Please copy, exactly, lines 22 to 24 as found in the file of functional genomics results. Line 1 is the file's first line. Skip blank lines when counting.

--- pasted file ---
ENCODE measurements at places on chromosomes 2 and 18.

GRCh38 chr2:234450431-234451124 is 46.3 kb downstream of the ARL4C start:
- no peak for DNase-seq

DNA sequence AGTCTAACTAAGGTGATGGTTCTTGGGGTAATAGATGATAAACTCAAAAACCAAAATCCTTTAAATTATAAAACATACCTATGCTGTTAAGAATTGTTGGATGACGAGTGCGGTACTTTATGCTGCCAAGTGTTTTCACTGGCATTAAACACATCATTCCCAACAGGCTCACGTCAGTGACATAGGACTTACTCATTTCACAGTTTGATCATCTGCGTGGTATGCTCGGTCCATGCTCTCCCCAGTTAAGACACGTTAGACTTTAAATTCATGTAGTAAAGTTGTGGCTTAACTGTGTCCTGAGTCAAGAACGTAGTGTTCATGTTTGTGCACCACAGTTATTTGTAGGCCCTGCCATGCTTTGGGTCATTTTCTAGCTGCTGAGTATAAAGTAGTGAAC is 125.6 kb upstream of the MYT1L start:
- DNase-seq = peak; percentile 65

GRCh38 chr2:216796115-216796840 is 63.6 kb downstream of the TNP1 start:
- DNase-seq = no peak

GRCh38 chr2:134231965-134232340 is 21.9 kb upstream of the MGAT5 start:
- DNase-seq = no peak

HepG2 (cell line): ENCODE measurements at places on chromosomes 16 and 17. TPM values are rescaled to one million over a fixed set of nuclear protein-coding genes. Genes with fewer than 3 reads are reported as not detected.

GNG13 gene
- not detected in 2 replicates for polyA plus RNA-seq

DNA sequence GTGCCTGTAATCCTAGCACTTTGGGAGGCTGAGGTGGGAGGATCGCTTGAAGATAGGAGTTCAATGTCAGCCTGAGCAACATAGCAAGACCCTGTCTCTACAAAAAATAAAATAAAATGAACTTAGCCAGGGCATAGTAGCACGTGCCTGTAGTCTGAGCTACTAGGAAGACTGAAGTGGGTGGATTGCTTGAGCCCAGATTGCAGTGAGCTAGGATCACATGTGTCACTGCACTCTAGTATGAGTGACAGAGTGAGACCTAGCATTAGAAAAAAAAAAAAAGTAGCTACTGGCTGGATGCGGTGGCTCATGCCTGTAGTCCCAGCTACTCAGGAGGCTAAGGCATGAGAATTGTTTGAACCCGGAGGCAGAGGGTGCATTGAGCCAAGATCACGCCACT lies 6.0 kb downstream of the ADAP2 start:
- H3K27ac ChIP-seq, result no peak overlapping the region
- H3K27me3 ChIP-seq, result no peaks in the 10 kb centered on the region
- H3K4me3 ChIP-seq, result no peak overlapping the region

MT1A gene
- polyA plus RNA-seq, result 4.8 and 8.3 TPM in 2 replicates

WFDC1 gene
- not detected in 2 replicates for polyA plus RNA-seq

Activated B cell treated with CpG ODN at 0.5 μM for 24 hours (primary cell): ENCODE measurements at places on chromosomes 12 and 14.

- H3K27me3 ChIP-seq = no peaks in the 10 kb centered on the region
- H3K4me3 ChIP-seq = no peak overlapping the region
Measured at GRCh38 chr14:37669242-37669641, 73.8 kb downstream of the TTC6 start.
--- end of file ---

- H3K27me3 ChIP-seq = no peaks in the 10 kb centered on the region
- H3K4me3 ChIP-seq = no peak overlapping the region
Measured at GRCh38 chr14:37669242-37669641, 73.8 kb downstream of the TTC6 start.